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I have some Java (5.0) code that constructs a DOM from various (cached) data sources, then removes certain element nodes that are not required, then serializes the result into an XML string using:

// Serialize DOM back into a string
Writer out = new StringWriter();
Transformer tf = TransformerFactory.newInstance().newTransformer();
tf.setOutputProperty(OutputKeys.OMIT_XML_DECLARATION, "yes");
tf.setOutputProperty(OutputKeys.ENCODING, "UTF-8");
tf.setOutputProperty(OutputKeys.INDENT, "no");
tf.transform(new DOMSource(doc), new StreamResult(out));
return out.toString();

However, since I'm removing several element nodes, I end up with a lot of extra whitespace in the final serialized document.

Is there a simple way to remove/collapse the extraneous whitespace from the DOM before (or while) it's serialized into a String?

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4 Answers 4

up vote 19 down vote accepted

You can find empty text nodes using XPath, then remove them programmatically like so:

XPathFactory xpathFactory = XPathFactory.newInstance();
// XPath to find empty text nodes.
XPathExpression xpathExp = xpathFactory.newXPath().compile(
    	"//text()[normalize-space(.) = '']");  
NodeList emptyTextNodes = (NodeList) 
        xpathExp.evaluate(doc, XPathConstants.NODESET);

// Remove each empty text node from document.
for (int i = 0; i < emptyTextNodes.getLength(); i++) {
    Node emptyTextNode = emptyTextNodes.item(i);
    emptyTextNode.getParentNode().removeChild(emptyTextNode);
}

This approach might be useful if you want more control over node removal than is easily achieved with an XSL template.

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I like this "code only" solution even better than the XSL solution, and like you said there is a bit more control over node removal, if required. –  Marc Novakowski Jun 11 '09 at 16:30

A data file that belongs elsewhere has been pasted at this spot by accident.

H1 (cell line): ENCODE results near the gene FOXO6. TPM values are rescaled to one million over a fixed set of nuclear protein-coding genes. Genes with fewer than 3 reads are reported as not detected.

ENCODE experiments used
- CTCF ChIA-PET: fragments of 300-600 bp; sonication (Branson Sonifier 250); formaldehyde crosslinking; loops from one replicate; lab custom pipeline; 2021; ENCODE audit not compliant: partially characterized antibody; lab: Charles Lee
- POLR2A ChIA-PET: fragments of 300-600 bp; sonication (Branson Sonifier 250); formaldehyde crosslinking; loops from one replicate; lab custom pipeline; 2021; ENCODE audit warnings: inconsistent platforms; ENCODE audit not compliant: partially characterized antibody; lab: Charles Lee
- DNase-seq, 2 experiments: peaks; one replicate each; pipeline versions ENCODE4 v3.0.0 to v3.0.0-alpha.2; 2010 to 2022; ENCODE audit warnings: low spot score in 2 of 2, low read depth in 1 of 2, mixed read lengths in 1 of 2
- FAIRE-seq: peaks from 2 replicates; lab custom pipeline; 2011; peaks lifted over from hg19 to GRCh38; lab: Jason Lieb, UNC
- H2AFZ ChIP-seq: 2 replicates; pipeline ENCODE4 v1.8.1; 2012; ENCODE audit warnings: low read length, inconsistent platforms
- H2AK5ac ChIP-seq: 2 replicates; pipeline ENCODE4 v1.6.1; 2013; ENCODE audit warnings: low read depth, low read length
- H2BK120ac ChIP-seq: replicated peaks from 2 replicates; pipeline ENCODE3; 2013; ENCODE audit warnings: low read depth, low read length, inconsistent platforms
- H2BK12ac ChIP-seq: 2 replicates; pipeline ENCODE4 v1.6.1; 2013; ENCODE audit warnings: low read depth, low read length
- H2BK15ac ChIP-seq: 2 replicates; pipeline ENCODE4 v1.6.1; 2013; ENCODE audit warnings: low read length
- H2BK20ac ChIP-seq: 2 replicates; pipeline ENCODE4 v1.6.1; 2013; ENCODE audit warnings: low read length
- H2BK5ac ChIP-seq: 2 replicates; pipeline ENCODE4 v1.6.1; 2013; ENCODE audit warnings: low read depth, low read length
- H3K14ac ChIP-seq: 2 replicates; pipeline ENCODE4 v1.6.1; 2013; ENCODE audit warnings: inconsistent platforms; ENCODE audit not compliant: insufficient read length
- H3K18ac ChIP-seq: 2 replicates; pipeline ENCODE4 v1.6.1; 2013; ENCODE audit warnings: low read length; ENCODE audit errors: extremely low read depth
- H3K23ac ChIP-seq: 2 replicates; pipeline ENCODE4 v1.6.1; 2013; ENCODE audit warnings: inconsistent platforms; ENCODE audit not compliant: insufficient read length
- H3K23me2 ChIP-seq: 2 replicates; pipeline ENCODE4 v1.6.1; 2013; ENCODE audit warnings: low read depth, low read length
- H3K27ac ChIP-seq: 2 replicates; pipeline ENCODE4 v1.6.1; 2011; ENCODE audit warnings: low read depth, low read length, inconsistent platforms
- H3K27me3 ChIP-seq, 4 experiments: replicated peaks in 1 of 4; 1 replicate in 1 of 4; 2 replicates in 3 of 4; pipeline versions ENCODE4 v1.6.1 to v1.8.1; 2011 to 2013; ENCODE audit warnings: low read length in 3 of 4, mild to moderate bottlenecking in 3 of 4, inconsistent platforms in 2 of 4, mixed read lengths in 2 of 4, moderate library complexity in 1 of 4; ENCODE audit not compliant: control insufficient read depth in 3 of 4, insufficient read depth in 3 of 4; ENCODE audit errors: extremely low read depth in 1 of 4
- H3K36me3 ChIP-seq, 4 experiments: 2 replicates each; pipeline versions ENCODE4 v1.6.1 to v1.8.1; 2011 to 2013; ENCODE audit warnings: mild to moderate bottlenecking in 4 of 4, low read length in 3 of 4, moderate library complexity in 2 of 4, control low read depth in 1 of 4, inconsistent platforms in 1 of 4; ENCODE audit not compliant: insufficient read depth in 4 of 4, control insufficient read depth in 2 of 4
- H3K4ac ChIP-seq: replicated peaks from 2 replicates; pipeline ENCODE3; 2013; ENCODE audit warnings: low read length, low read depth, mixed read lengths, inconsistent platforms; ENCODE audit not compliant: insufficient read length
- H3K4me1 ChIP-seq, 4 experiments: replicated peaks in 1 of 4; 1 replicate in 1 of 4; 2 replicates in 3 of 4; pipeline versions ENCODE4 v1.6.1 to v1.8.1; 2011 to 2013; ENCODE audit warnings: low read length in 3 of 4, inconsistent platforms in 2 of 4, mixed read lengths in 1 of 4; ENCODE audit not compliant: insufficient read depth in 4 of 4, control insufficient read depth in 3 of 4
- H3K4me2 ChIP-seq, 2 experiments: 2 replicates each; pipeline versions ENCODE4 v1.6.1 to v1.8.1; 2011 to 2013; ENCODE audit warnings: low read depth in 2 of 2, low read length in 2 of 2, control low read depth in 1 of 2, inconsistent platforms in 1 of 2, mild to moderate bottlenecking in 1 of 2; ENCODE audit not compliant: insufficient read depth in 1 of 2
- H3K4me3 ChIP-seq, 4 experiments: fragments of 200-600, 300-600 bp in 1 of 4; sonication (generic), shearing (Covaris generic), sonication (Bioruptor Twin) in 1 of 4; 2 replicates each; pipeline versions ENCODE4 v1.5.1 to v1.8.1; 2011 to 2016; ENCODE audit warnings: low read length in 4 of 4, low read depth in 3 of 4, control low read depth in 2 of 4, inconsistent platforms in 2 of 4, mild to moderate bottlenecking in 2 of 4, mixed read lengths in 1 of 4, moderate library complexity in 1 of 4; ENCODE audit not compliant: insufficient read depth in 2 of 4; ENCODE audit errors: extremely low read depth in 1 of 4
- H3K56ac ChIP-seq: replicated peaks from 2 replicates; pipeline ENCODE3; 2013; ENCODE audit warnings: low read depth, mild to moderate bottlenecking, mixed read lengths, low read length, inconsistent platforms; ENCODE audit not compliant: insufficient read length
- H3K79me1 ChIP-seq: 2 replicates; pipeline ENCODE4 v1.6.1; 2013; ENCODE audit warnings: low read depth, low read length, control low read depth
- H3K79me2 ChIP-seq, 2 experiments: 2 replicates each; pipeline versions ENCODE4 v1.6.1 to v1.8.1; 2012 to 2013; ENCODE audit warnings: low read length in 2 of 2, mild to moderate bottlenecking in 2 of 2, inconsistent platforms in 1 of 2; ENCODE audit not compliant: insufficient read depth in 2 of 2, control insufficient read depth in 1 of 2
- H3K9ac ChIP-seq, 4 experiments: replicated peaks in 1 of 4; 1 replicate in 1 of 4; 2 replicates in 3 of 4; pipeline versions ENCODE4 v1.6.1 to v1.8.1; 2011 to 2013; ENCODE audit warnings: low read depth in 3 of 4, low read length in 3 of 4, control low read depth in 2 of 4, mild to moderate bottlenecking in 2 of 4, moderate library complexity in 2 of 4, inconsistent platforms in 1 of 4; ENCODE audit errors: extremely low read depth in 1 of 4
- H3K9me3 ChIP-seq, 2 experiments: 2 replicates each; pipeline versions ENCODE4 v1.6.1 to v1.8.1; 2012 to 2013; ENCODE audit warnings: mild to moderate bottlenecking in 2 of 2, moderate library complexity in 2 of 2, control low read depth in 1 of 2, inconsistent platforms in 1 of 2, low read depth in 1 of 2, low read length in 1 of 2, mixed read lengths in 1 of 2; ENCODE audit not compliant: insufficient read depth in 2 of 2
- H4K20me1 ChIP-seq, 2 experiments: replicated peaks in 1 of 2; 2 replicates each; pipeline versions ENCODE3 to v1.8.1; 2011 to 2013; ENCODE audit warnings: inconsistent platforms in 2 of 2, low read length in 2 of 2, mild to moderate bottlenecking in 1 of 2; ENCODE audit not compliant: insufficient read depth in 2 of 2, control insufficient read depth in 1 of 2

By the way, this method only seems to work if I first call doc.normalize() before doing the node removal. I'm not sure why that makes a difference. –  Marc Novakowski Jun 11 '09 at 19:20
1  
Excellent answer. Works for me even without normalize(). –  james.garriss Feb 20 '12 at 14:09
    
Thanks for this! +1 –  Michael Parker Jul 2 at 21:36

Try using the following XSL and the strip-spave element to serialize your DOM

<xsl:stylesheet version="1.0"
 xmlns:xsl="http://www.w3.org/1999/XSL/Transform">

  <xsl:output method="xml" omit-xml-declaration="yes"/>

  <xsl:strip-space elements="*"/>

  <xsl:template match="@*|node()">
    <xsl:copy>
     <xsl:apply-templates select="@*|node()"/>
    </xsl:copy>
  </xsl:template>

</xsl:stylesheet>

http://helpdesk.objects.com.au/java/how-do-i-remove-whitespace-from-an-xml-document

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Thanks! That's a good answer and I tried it.. and it works. –  Marc Novakowski Jun 11 '09 at 16:29
transformer.setOutputProperty(OutputKeys.INDENT, "yes");

This will retain xml indentation.

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Below code deletes the comment nodes and text nodes with all empty spaces. If the text node has some value, value will be trimmed

public static void clean(Node node)
{
  NodeList childNodes = node.getChildNodes();

  for (int n = childNodes.getLength() - 1; n >= 0; n--)
  {
     Node child = childNodes.item(n);
     short nodeType = child.getNodeType();

     if (nodeType == Node.ELEMENT_NODE)
        clean(child);
     else if (nodeType == Node.TEXT_NODE)
     {
        String trimmedNodeVal = child.getNodeValue().trim();
        if (trimmedNodeVal.length() == 0)
           node.removeChild(child);
        else
           child.setNodeValue(trimmedNodeVal);
     }
     else if (nodeType == Node.COMMENT_NODE)
        node.removeChild(child);
  }
}

Ref: http://www.sitepoint.com/removing-useless-nodes-from-the-dom/

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